James the brother of the Lord and not to Jacob: Lightfoot (Galatians, 276, 330, 367 etc.) was, I doubt not, right in the main in his view that we have some relics of the book in the Clementine Recognitions (Book I.) and (perhaps) in the tale of Hegesippus about James's death.
The Lost Tribes
The first document that tells us anything of the legend that the ten (or nine and a half) tribes were dwelling together as a community in a remote and unknown land is the passage in 4 Esdras xiii. 39 sq. The conception is also found in the Apocalypse of Baruch, lxxvii., lxxviii. It need not be traced out in full here; but the subject is relevant to the present work, inasmuch as there evidently was a writing (presumably Jewish) which described the conditions under which the lost tribes lived.
We find vestiges of it in various places. First come two passages of the Christian poet Commodian, who, whether he lived in the late third century, as was commonly thought, or later, was acquainted with a good many interesting apocryphal writings.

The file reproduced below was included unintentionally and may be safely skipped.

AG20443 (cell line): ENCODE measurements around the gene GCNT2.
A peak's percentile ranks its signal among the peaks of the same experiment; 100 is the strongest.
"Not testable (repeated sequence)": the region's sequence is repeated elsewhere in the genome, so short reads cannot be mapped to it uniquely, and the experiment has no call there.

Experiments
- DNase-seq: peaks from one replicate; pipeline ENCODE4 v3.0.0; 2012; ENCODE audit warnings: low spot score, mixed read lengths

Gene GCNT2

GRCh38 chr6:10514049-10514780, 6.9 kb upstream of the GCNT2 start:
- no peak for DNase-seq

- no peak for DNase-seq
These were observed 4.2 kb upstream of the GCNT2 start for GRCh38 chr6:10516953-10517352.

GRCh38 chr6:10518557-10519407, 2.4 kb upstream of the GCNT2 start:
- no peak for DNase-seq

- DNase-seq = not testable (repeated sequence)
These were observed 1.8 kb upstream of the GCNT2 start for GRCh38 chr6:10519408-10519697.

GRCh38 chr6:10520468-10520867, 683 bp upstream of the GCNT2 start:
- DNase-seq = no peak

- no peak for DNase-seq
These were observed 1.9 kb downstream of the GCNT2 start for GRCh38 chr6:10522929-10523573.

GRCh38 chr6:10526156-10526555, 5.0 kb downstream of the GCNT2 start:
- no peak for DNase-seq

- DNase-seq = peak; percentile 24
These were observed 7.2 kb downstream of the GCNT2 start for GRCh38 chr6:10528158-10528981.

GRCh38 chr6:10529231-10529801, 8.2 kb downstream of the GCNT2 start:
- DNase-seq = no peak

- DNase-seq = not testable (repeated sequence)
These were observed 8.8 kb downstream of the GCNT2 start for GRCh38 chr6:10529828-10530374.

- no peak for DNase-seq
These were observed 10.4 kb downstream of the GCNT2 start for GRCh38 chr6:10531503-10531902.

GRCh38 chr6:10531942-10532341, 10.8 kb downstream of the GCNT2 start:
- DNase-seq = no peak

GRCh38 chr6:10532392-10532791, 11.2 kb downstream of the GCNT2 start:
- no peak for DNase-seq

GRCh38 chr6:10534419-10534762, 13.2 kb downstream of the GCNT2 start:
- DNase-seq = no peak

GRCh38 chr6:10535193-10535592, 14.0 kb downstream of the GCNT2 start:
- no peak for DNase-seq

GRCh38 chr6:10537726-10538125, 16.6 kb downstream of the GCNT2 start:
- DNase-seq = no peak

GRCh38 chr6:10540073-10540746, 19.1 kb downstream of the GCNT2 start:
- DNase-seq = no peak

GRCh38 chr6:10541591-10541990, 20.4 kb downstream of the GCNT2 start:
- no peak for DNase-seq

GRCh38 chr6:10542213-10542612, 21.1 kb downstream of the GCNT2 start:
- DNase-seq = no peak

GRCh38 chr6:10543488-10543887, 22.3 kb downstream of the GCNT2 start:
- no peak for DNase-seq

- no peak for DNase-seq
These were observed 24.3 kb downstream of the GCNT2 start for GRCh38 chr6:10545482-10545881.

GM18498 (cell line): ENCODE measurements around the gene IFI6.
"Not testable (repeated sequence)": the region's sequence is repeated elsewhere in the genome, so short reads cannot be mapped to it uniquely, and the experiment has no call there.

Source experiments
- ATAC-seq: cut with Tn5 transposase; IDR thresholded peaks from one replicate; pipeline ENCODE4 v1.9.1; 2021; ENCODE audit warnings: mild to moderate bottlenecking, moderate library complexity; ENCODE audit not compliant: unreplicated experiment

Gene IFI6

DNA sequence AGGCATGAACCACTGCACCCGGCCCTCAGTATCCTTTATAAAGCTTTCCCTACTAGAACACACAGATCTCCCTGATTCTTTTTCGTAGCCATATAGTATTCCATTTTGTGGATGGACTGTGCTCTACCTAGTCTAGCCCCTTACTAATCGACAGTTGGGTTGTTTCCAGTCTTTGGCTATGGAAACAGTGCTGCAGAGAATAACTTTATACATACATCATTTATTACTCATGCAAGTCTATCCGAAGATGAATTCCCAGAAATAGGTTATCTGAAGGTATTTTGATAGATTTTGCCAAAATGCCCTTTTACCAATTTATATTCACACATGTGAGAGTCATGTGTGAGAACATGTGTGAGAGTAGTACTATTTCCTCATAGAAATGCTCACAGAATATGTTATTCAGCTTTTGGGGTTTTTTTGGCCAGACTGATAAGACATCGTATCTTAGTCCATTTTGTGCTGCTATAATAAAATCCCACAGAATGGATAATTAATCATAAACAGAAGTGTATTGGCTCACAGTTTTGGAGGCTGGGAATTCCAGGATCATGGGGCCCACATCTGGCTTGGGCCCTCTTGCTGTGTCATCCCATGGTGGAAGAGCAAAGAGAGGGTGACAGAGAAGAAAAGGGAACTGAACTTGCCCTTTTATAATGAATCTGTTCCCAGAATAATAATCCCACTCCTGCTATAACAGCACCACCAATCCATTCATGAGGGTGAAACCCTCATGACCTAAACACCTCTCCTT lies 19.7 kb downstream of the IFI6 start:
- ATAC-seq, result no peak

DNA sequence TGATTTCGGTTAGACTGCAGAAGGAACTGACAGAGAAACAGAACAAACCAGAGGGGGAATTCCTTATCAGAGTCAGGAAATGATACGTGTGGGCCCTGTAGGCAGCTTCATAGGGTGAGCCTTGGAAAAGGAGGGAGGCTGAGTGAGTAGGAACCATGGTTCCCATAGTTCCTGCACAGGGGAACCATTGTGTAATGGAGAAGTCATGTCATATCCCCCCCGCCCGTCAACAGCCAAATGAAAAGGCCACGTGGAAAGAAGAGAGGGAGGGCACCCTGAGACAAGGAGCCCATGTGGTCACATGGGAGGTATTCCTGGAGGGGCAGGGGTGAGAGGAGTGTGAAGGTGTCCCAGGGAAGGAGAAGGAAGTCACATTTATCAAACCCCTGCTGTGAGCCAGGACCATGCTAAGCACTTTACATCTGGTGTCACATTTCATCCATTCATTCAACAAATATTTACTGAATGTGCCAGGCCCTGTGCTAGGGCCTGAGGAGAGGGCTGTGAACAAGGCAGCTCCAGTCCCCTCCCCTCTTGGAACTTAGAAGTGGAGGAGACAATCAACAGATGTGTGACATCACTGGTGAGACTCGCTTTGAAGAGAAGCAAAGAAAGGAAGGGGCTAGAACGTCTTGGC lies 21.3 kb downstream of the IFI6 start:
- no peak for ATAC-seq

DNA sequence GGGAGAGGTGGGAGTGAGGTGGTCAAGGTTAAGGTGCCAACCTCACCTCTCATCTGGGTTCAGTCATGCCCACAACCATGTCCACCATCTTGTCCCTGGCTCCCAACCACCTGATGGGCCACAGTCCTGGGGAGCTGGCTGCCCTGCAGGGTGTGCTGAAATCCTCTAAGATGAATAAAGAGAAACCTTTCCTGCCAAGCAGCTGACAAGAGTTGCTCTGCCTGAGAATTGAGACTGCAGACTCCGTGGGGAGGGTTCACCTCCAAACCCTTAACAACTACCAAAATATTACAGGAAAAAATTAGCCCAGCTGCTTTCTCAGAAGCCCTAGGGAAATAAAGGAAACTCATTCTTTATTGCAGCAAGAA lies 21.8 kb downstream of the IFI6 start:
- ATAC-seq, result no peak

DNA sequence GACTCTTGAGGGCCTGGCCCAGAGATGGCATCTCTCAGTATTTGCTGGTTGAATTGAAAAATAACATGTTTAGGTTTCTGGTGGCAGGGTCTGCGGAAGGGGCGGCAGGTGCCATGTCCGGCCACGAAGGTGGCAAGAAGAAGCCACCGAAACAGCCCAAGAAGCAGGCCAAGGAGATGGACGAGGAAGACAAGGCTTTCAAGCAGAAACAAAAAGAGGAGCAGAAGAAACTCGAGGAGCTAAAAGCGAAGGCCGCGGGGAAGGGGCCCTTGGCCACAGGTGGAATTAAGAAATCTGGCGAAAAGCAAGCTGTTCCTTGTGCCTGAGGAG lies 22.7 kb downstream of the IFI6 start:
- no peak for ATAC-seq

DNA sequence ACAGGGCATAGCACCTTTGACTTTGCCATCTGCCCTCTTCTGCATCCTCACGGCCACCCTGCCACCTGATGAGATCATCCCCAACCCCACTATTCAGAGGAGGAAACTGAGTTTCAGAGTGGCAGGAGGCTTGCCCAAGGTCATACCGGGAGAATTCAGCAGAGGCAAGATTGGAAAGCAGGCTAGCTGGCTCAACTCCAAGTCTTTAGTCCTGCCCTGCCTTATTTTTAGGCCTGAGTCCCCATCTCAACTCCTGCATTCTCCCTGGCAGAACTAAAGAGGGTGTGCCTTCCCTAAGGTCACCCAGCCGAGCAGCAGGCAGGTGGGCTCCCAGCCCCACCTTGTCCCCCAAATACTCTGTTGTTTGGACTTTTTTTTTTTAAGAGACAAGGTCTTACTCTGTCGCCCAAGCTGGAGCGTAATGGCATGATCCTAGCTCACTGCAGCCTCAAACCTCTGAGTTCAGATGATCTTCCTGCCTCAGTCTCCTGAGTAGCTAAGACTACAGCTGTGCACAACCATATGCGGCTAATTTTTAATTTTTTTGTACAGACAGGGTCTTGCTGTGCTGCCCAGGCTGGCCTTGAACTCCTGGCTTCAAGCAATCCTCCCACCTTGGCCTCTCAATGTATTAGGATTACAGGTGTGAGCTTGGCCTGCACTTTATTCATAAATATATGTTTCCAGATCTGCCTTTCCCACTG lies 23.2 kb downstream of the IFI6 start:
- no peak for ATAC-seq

The first section of the second book of his Instructions is entitled, "Of the hidden holy people of Almighty Christ the living God." To translate his terrible Latin literally is beyond me, but something like the sense can be given. The first book of the Instructions ends by telling how Antichrist comes and performs wonders. The Jews, searching the Scriptures, cry aloud to the Most High that they have been deceived by Antichrist. Book II. begins: "The last holy hidden people, of whom we know not where they dwell, are desired." It then speaks, very obscurely, of the two and a half tribes who are separated from the nine and a half, and returns to its proper subject in line 21: "But then the things told in the law hasten to be fulfilled: Almighty Christ comes down to His elect, who have been hidden from us so long and grown to so many thousands. That is the true heavenly people, The son dies not before